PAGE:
True to its name, the Future Leaders Exchange Program (FLEX) had predicted wisely when it counted Yulia Simonova among its "future leaders" in 2001. Although over a decade has passed since Yulia spent a year in the U.S. as a high school exchange student, she claims that the experiences that shaped her there continue to serve her in her current role as a disability rights leader and founder of non-profit organization Perspektiva in Russia. Yulia, who has a physical disability and uses a wheelchair, created this video to describe how.
For Jagoda Risteska, the true measure of success is “to enrich someone else’s life in a way that you never remain the same.” From that perspective, the disability advocate reflected that her U.S. fellowship has been very successful.
MIUSA: How did you become interested in learning English?
Shuhei: When I was a high school student in Japan, I was very interested in English because I love chatting. I felt that if I could speak English, I would be able to talk with more people.
What drew you to studying at a community college in Hawaii?
I feel so lucky to have had the chance to join the five-week International Visitor Leadership Program (IVLP) sponsored by the U.S. Department of State. Along the official route, which included Washington D.C., Salt Lake City, Kansas City, Charlotte, and Louisville, I visited several organizations and institutions dedicated to empowering people with disabilities to participate in many aspects of mainstream society.
When I arrived at Dubai International Airport, I was struck by how cosmopolitan and busy it was, despite the very early morning hour. The women in the airport were covered from head to toe in flowing black robes, and I could see the dark eyes of only a few. Among some of the younger women I encountered, however, I noticed hints of “Western wear” under their traditional dress, including jeans and designer handbags.
By removing health insurance barriers, you can support diverse students to safely participate in your international exchange programs.With these options in place, it shouldn’t prevent qualified individuals from participating in exchanges and alleviate some of the difficult health cost issues that exchange staff and students need to deal with during the program.
Know what options exist or how to plan for health coverage while on an exchange program if you have pre-existing conditions or need ongoing medications and treatment while abroad.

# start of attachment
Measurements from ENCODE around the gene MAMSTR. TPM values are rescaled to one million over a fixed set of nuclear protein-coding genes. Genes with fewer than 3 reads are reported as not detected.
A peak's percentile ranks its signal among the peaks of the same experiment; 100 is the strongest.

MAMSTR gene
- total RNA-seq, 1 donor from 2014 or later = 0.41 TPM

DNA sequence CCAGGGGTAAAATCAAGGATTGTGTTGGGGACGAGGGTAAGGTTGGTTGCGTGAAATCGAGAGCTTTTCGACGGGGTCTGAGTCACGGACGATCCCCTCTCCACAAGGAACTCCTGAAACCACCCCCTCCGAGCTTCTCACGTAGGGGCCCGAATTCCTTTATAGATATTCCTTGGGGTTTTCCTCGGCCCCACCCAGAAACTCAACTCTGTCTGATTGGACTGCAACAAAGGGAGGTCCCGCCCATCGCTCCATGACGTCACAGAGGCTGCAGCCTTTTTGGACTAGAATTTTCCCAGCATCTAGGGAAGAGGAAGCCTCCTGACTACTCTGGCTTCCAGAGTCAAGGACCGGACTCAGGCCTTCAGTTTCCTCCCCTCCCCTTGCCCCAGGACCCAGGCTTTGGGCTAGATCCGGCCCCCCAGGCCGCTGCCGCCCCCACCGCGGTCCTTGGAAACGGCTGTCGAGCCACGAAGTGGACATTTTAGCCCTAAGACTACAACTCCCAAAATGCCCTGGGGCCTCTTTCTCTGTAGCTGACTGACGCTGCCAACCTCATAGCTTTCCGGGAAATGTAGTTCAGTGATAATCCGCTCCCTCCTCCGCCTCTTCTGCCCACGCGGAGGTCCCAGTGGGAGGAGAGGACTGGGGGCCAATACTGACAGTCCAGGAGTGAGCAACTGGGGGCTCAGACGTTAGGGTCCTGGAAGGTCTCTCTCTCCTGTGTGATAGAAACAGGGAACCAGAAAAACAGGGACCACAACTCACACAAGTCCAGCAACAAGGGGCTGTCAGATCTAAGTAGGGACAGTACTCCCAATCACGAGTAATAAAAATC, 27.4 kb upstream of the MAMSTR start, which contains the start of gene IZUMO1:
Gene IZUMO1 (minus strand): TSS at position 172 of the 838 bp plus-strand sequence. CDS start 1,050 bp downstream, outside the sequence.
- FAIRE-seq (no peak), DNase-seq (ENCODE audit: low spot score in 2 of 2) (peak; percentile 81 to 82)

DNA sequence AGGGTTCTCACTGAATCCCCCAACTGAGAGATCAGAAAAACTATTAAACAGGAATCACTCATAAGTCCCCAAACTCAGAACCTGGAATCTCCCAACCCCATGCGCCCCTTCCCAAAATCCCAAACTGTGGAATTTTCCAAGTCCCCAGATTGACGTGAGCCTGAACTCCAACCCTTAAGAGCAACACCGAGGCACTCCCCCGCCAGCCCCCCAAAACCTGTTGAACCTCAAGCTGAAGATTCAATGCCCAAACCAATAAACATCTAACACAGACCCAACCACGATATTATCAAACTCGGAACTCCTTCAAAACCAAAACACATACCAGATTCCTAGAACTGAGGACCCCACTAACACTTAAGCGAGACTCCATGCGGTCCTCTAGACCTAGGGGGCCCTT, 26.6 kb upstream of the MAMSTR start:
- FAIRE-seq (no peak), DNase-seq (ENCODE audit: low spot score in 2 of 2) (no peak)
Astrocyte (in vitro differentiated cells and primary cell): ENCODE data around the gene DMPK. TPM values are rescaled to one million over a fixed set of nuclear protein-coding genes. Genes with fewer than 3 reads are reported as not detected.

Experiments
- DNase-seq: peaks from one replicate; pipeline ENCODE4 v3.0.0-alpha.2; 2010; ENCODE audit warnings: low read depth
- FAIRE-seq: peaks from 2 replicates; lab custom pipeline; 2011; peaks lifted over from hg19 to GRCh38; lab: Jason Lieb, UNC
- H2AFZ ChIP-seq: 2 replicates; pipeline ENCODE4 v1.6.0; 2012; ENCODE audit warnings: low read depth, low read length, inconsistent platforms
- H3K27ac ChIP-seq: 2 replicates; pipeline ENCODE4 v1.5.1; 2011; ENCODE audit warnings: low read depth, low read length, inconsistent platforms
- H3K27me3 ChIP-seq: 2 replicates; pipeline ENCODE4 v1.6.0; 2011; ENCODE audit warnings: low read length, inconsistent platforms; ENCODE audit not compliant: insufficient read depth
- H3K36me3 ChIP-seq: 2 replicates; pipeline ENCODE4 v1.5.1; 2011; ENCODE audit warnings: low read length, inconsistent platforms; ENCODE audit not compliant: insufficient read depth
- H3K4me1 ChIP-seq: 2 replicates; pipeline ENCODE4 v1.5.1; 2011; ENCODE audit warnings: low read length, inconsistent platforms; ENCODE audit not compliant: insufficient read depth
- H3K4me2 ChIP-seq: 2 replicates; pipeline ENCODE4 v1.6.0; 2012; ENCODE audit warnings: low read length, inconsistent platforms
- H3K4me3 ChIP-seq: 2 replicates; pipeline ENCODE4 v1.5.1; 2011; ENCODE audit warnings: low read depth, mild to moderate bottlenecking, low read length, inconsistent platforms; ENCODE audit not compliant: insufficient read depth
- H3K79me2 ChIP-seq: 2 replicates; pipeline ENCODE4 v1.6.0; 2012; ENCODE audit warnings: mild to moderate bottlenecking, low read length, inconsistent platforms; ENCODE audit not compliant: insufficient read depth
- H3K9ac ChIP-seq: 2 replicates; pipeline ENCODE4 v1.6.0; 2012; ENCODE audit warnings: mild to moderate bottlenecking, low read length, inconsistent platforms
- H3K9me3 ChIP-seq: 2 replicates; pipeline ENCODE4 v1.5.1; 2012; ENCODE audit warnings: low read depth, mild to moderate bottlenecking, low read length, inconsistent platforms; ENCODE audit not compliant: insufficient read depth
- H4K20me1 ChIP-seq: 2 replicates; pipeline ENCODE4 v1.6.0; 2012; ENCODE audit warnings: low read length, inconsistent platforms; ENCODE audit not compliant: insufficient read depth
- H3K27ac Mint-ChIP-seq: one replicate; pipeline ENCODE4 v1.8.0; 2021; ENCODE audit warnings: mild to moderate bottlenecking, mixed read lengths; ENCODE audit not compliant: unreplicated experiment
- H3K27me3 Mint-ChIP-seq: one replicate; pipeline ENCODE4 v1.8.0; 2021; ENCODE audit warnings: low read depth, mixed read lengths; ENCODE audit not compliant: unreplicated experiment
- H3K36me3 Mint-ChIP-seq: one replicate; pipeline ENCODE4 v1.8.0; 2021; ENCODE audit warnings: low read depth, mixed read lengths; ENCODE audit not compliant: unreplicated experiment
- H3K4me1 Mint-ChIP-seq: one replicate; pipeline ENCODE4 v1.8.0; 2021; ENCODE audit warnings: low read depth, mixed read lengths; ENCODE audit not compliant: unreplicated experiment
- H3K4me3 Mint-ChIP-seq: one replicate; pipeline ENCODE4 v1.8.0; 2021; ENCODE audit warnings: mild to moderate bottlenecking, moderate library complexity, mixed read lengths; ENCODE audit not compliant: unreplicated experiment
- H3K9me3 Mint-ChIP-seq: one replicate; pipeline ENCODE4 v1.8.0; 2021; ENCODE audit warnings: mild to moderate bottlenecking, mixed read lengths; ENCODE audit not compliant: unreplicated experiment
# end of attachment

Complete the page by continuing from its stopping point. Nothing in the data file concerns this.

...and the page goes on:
Plans offered to international exchange participants for less than a year of coverage are not fully licensed products so changes to U.S. health laws through the Patient Protection and Affordable Care Act (ACA) do not apply. These plans can increase costs, have pre-existing condition exclusions, or deny enrollment to an individual based on health status.
You are taking the leap to go abroad and naturally you want to bring along your service animal or guide dog on this adventure. However, you may wonder what arrangements will be needed. Or, if bringing your animal companion is a good idea or not. Feral dogs in the destination country and other considerations on how to keep your guide dog or service animal healthy overseas can help when deciding.
Never underestimate the power of disabled women.
Especially when they’re WILD women fighting their way to the forefront of the social debates, strategic planning sessions, and discussions about ending violence, illiteracy, unemployment, poverty, and inaccessible health services.
As my fellow disabled travelers may know, total equipment failure can happen anywhere. While most people were reading the stories of Camilo José Cela on a warm bench surrounded by freesia, I spent the majority of my time getting down and dirty in the mechanic shops of Seville, Spain, where I was studying abroad for 8 months.
When Molly Rogers was a professor at the University of Oregon, she visited the island of Penghu, Taiwan, to present a paper on Kansei Engineering and Emotion Research, it was the first time she’d traveled solo since becoming a wheelchair user. Molly, who is a member of Mobility International USA’s board of directors, was excited to visit a new place, but also admitted to being a little nervous.
“Taiwan is a very long way from home, and I don’t read or speak the language,” she says. “I knew I would have to rely entirely on myself to solve problems or get to places I wanted to go.”
When Guida Leicester arrived in Rio de Janeiro, Brazil, for a six week program through a Foreign Language and Area Studies (FLAS) Summer Fellowship, one thing quickly became apparent to her. “The staff and faculty had discussed what I could and could not do, but they had failed to include me in the conversation.”
Whether it’s working within the coffee fields of Costa Rica or teaching English to children in Nepal, volunteers with disabilities have made their presence known as contributory global citizens. It could be said that volunteers with disabilities bring an additional contribution to the international communities where they volunteer, and this is the understanding of ‘inter-dependence’.
Contrary to what many may think, asking for assistance or accommodation when volunteering abroad as a disabled person may positively contribute to the volunteer experience.
When I first discussed going abroad with my family and friends, their first comment was: “That’s wonderful, but how are you going to travel alone in a wheelchair, in a power wheelchair no less?” When I added that my destination was not Canada or Europe, but rather a developing country in South America, this seemed to further solidify their view that it would be impossible for me to travel in a power wheelchair.